Tuesday, January 12, 2010

Road Trip: Talil

I just took a road trip down south. I visited a command down in Talil to discuss one of my projects. Talil is a former Iraqi Army air base that's been taken over by US forces for the duration. It's about a 5-hour trip by road, which is how I went.

The trip started on Sunday. We left in the morning and headed south. This is a typical farm that's close to the base.

We stopped for lunch at Scania, which is a small base that's really a convoy truck stop, then pushed on again. About an hour later, one of the vehicles in our convoy (not mine) had a bit of trouble. Specifically, its transmission literally exploded, blowing a huge hole in the side of the case, and debris knocked one of the tires off its rim. We tried to tow it, but the transmission was seized up solid, so we had to wait for a very long time for KBR to come out with a wrecker and a security team to haul us off. Fortunately, we were out in the middle of nowhere. An Iraqi police truck pulled up once, and a Bedouin came by with about 20 of his camels. All our security guys got their pictures taken with the camel, but since I was the "high value client", they wouldn't let me out of the truck! We finally got into Talil many many hours after we should have. After being in body armor and helmet all day, I was a tired little puppy.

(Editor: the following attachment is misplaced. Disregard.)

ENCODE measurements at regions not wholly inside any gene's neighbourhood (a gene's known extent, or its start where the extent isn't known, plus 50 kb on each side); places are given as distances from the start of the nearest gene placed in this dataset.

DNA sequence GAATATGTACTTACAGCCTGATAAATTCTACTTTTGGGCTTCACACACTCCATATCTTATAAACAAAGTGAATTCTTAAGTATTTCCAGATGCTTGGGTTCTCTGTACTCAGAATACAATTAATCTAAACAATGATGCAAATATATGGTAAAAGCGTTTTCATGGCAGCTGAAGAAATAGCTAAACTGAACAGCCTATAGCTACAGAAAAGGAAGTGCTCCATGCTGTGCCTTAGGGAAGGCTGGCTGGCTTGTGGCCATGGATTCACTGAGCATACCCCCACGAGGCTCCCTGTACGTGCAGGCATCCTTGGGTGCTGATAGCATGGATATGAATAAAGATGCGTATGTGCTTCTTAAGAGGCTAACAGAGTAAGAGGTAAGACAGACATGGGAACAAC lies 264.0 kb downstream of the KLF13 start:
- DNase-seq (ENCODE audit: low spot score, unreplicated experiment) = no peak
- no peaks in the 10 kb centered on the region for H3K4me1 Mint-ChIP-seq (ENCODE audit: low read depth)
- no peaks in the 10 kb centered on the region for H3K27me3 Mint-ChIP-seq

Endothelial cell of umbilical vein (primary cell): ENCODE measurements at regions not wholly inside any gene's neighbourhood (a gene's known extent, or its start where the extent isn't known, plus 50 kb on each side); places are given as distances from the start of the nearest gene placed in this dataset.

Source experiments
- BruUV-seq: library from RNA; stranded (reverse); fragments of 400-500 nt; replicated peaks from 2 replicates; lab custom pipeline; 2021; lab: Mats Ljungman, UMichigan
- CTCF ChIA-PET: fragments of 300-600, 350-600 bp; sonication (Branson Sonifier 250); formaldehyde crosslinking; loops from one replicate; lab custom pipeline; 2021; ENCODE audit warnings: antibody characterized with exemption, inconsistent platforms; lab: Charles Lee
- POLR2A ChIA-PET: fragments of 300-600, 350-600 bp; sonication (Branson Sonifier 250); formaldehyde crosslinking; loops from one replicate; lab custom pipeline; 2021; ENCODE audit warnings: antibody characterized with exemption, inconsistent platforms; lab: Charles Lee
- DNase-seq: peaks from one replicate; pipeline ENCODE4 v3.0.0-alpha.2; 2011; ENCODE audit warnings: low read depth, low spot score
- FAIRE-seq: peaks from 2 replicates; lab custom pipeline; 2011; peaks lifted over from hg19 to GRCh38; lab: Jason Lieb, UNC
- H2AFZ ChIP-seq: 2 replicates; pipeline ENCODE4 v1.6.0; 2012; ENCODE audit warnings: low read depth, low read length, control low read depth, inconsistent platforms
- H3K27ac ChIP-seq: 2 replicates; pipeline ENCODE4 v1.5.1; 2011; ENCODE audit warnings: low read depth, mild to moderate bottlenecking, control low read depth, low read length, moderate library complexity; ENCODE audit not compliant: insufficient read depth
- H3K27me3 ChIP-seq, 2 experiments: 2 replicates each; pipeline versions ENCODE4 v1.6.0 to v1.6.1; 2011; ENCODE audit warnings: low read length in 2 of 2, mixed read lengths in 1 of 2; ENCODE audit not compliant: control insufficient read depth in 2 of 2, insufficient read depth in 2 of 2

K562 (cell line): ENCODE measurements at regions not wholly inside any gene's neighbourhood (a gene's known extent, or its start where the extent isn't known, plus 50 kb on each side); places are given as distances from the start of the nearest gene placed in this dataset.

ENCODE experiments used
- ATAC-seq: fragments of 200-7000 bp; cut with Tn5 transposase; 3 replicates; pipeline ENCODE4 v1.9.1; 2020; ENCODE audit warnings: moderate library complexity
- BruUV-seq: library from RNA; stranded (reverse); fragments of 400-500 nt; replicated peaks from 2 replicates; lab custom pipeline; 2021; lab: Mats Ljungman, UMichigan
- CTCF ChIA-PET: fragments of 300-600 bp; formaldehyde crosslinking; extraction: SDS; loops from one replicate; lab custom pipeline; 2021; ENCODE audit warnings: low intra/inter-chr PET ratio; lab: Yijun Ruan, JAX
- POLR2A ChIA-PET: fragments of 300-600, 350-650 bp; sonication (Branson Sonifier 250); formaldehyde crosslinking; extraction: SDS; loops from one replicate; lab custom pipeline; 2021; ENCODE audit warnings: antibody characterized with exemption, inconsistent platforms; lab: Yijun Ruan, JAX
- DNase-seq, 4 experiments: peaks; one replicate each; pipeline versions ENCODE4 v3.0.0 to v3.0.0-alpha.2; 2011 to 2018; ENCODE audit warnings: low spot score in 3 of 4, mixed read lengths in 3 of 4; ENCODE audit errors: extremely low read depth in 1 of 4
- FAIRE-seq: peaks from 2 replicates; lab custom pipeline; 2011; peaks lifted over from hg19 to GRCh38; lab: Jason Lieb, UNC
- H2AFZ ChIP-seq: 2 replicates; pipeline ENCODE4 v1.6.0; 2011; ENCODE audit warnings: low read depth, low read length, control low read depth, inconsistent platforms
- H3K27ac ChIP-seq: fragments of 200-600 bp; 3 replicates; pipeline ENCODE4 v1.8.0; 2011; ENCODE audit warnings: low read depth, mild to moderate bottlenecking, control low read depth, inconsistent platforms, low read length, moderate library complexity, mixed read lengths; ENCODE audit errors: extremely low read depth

The Iraqis built their airbase adjacent to the ancient city of Ur. This city flourished about 4000 years ago. At one time it was the largest city in the world with about 60,000 people. The prophet Abraham was reportedly born here, the patriarch of both Islam and Judaism. What was Ur is now a large dirt hill. Years ago, the Iraqis restored the famous Ziggurat, and there have been many archaeological digs at the site. We turned the site back to the Iraqis last spring, so technically it is beyond the wire for us and no longer readily accessible. I was disappointed because I really would have liked to visit it. At least I got to see the Ziggurat from a distance.

We were supposed to leave early this morning, but were delayed and wound up leaving right after noon. The southern part of Iraq is flat and desert. It's pale dust as far as you can see. About the only people who live here are Bedouin. Here's a typical Bedouin tent.

And yes, the Bedouin still use camels. We came across this huge herd ambling along the way.

The trip back was uneventful: no breakdowns, no problems, just a nice fast run. Got back to the base in time to get some work done and play catch-up. Tomorrow, I have to participate in a briefing to our general. I'm not looking forward to it since one of his high mucky-mucks keeps changing my slides so the information is incorrect. So tomorrow I'll probably have to put that individual on report. Maybe next time she'll leave my damn slides alone!

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